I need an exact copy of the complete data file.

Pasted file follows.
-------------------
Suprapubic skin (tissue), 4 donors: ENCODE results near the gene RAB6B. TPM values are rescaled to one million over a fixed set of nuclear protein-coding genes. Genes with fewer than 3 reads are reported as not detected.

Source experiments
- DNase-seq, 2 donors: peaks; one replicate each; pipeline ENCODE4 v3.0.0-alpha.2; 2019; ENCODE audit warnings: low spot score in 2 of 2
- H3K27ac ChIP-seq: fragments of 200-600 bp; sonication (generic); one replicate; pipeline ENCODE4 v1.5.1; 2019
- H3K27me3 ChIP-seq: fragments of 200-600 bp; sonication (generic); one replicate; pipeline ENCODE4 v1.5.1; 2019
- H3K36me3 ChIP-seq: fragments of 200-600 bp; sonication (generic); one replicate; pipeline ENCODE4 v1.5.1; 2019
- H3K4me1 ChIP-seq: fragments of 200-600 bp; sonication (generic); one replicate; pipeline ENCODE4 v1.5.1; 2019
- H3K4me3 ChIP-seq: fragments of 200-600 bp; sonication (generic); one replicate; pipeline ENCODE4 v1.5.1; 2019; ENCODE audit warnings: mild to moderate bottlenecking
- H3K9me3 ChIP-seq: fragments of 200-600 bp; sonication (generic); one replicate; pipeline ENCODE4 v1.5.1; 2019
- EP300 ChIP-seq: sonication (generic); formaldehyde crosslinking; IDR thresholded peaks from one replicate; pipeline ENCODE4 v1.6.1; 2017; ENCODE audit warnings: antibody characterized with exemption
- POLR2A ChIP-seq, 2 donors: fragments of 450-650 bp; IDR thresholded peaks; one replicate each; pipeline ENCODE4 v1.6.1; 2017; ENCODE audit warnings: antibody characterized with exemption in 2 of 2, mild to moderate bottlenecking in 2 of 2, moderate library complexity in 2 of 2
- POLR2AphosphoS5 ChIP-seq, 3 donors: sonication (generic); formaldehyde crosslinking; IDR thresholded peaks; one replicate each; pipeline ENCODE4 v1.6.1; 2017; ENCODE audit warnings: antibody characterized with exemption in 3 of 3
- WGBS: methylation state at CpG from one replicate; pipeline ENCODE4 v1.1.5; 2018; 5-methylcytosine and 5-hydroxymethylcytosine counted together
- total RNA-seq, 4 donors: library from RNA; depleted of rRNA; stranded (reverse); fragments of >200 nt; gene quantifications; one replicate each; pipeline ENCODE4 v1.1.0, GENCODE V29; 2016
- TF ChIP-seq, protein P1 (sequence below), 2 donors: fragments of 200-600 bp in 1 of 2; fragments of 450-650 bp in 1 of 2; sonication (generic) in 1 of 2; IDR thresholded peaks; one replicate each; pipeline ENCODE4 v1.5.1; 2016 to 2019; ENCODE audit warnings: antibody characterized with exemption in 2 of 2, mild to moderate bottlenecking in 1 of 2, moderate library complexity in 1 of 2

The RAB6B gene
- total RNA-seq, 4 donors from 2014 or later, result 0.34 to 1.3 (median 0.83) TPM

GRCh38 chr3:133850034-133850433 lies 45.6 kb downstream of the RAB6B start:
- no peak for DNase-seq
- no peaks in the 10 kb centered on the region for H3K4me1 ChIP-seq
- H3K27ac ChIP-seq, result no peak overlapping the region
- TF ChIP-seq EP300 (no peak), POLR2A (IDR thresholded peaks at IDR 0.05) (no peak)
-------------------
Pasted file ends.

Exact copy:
Suprapubic skin (tissue), 4 donors: ENCODE results near the gene RAB6B. TPM values are rescaled to one million over a fixed set of nuclear protein-coding genes. Genes with fewer than 3 reads are reported as not detected.

Source experiments
- DNase-seq, 2 donors: peaks; one replicate each; pipeline ENCODE4 v3.0.0-alpha.2; 2019; ENCODE audit warnings: low spot score in 2 of 2
- H3K27ac ChIP-seq: fragments of 200-600 bp; sonication (generic); one replicate; pipeline ENCODE4 v1.5.1; 2019
- H3K27me3 ChIP-seq: fragments of 200-600 bp; sonication (generic); one replicate; pipeline ENCODE4 v1.5.1; 2019
- H3K36me3 ChIP-seq: fragments of 200-600 bp; sonication (generic); one replicate; pipeline ENCODE4 v1.5.1; 2019
- H3K4me1 ChIP-seq: fragments of 200-600 bp; sonication (generic); one replicate; pipeline ENCODE4 v1.5.1; 2019
- H3K4me3 ChIP-seq: fragments of 200-600 bp; sonication (generic); one replicate; pipeline ENCODE4 v1.5.1; 2019; ENCODE audit warnings: mild to moderate bottlenecking
- H3K9me3 ChIP-seq: fragments of 200-600 bp; sonication (generic); one replicate; pipeline ENCODE4 v1.5.1; 2019
- EP300 ChIP-seq: sonication (generic); formaldehyde crosslinking; IDR thresholded peaks from one replicate; pipeline ENCODE4 v1.6.1; 2017; ENCODE audit warnings: antibody characterized with exemption
- POLR2A ChIP-seq, 2 donors: fragments of 450-650 bp; IDR thresholded peaks; one replicate each; pipeline ENCODE4 v1.6.1; 2017; ENCODE audit warnings: antibody characterized with exemption in 2 of 2, mild to moderate bottlenecking in 2 of 2, moderate library complexity in 2 of 2
- POLR2AphosphoS5 ChIP-seq, 3 donors: sonication (generic); formaldehyde crosslinking; IDR thresholded peaks; one replicate each; pipeline ENCODE4 v1.6.1; 2017; ENCODE audit warnings: antibody characterized with exemption in 3 of 3
- WGBS: methylation state at CpG from one replicate; pipeline ENCODE4 v1.1.5; 2018; 5-methylcytosine and 5-hydroxymethylcytosine counted together
- total RNA-seq, 4 donors: library from RNA; depleted of rRNA; stranded (reverse); fragments of >200 nt; gene quantifications; one replicate each; pipeline ENCODE4 v1.1.0, GENCODE V29; 2016
- TF ChIP-seq, protein P1 (sequence below), 2 donors: fragments of 200-600 bp in 1 of 2; fragments of 450-650 bp in 1 of 2; sonication (generic) in 1 of 2; IDR thresholded peaks; one replicate each; pipeline ENCODE4 v1.5.1; 2016 to 2019; ENCODE audit warnings: antibody characterized with exemption in 2 of 2, mild to moderate bottlenecking in 1 of 2, moderate library complexity in 1 of 2

The RAB6B gene
- total RNA-seq, 4 donors from 2014 or later, result 0.34 to 1.3 (median 0.83) TPM

GRCh38 chr3:133850034-133850433 lies 45.6 kb downstream of the RAB6B start:
- no peak for DNase-seq
- no peaks in the 10 kb centered on the region for H3K4me1 ChIP-seq
- H3K27ac ChIP-seq, result no peak overlapping the region
- TF ChIP-seq EP300 (no peak), POLR2A (IDR thresholded peaks at IDR 0.05) (no peak)